HSBC is cutting back on some of its SME banking services in the UAE following a two-year internal review, the lender confirmed.
In a letter to a number of its small business customers, HSBC said account holders had 60 days to find a new bank as it sought to refocus its operations on larger, international customers.
“International business remains a key competitive strength that lies at the heart of our strategy, and we now aim to devote more resources to those customers we are best placed to help,” the letter read.
One business customer, who preferred to stay anonymous, told Arabian Business that they held accounts with HSBC in three separate countries and turned over in excess of $1m per year in the UAE alone. They said the notice of closure had been received “out of the blue”.
"While it is understandable that HSBC, like any business, has to focus on the customers that generate the most income for the bank, the way this has been handled is unbelievably bad,” they said. “There has been no consultation, and no apparent logic to their decision. It feels like they have just drawn a line across a piece of paper and said ‘get rid of these customers as quickly as possible’.”
In recent months HSBC has looked to shed less profitable segments of its business. In March the bank said it closed the accounts of some customers in the Middle East and North Africa with links to sanction-targeted nations including Syria and Iran, as it sought to reduce the heavy compliance costs associated with these accounts.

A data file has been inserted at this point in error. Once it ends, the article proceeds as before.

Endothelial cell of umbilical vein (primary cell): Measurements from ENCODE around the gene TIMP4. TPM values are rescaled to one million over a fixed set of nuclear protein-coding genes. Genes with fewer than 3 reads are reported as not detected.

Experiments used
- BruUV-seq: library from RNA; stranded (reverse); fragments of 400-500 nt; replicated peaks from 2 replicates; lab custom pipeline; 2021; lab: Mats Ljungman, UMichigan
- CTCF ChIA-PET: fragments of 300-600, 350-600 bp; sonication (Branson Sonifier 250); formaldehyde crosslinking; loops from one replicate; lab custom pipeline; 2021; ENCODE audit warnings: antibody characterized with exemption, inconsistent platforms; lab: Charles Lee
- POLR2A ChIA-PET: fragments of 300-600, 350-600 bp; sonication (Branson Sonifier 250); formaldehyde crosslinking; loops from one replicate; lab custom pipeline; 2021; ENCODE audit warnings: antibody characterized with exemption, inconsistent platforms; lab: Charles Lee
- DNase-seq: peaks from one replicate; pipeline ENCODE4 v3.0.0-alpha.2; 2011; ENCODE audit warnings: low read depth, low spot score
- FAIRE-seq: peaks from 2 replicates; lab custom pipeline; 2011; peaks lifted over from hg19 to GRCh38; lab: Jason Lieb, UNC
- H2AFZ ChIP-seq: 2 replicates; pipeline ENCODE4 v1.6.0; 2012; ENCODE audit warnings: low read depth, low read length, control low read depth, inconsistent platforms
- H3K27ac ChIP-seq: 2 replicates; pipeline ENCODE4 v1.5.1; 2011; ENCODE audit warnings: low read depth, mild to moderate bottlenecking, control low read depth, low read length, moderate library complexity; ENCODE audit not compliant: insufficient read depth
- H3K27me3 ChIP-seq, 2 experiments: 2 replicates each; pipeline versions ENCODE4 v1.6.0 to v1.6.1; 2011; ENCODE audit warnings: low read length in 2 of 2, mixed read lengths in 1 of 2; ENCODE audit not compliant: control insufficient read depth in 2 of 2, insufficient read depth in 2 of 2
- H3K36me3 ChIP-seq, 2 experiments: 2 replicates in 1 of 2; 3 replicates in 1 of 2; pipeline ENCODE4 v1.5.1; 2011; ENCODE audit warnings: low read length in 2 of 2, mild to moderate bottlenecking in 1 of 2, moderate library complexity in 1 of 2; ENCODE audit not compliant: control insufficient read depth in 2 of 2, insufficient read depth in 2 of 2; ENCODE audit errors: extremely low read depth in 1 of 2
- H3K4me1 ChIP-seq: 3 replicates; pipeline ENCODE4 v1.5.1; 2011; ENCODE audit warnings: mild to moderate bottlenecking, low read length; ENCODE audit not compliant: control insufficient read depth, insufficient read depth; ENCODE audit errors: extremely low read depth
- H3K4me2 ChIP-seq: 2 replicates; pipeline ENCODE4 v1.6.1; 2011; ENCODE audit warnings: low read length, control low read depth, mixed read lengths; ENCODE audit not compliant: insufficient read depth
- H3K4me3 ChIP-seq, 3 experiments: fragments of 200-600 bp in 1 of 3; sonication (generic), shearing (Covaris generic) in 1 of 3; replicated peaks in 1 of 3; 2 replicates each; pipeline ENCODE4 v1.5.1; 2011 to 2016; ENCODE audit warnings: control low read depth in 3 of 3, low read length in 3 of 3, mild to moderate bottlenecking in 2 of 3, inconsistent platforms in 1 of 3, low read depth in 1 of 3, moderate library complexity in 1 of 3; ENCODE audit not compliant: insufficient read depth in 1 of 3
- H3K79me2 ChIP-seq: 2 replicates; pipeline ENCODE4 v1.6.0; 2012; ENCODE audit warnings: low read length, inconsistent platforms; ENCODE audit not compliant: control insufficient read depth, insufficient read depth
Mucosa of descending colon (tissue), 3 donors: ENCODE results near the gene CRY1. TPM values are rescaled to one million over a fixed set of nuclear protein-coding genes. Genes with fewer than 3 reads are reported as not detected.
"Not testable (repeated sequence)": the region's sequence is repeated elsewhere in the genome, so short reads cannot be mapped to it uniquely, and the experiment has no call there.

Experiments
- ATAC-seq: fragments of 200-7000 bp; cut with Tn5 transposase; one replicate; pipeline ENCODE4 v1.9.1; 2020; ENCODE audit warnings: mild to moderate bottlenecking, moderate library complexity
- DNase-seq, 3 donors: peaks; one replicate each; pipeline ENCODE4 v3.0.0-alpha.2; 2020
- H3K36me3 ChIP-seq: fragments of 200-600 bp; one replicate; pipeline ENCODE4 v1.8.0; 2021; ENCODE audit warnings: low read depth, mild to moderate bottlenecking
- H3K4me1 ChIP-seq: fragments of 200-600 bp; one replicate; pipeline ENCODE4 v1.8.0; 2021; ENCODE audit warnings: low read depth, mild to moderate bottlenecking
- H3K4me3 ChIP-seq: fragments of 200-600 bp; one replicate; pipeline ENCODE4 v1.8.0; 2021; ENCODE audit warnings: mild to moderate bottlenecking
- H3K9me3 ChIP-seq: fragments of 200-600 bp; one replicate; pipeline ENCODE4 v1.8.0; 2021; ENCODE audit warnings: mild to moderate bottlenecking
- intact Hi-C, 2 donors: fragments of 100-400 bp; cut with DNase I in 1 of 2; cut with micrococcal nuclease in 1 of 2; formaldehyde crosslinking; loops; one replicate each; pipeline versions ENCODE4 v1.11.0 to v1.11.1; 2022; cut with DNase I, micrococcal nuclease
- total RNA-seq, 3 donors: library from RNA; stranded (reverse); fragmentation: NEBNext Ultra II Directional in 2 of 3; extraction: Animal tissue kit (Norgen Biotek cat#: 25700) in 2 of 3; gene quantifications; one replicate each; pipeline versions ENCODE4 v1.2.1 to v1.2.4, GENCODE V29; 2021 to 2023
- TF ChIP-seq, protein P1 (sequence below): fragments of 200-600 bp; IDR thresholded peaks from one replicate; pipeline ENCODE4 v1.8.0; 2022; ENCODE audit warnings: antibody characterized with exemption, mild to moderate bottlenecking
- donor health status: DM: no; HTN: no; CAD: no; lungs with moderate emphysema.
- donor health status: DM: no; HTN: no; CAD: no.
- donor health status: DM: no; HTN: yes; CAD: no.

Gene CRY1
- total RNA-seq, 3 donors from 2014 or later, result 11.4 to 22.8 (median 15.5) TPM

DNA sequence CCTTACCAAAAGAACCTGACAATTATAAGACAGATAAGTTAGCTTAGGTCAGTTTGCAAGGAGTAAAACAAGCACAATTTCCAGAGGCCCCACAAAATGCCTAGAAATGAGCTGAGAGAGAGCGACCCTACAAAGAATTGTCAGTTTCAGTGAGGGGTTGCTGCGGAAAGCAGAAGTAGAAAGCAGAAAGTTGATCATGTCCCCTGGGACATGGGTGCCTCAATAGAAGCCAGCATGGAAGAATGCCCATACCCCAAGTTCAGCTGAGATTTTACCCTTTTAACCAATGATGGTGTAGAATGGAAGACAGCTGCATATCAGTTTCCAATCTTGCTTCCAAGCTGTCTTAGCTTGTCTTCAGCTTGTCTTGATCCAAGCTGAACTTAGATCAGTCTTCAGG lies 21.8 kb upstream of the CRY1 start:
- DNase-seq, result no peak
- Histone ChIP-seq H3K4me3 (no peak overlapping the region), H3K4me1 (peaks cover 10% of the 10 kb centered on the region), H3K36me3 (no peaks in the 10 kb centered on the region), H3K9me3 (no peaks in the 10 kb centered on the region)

This in itself followed on from a $1.9bn fine in December after a report by US lawmakers accused HSBC of lax controls relating to cash coming from Mexican drug cartels and countries under US sanctions, such as Iran and Syria.
HSBC also announced an unspecified number of redundancies in the region last year, where it currently employs about 12,000 people.
A spokesperson for HSBC told Arabian Business that the bank remained committed to SMEs in the UAE. In 2012, the lender said it had almost fully deployed an AED1bn ($270m) fund for small businesses in the Gulf state. Eighty percent of this fund was awarded to SMEs that trade internationally, which is where the bank is increasingly seeking to refocus its operations in the UAE.
HSBC declined to give specifics on what criteria were being used in deciding on account closures, or how many customers were affected by the review.
"HSBC has been conducting a review of all its businesses since May 2011, to meet its goal of streamlining the business and improving the return on capital. As part of this, the bank is reviewing its portfolio of small business customers in the UAE," a statement from the bank read.
"The goal of the review is to identify SMEs that operate across borders, or intend to in the near future. Because international business is at the heart of HSBC's strategy, these are the customers whose needs it is best-placed to address," it said.
"By concentrating resources on this segment the Bank's aim is to give its customers greater support, including access to a relationship manager. Not only will they benefit from a personalised service and expertise in cross-border commerce, but it will help HSBC ensure that it meets its increasingly rigorous compliance and risk standards," it added.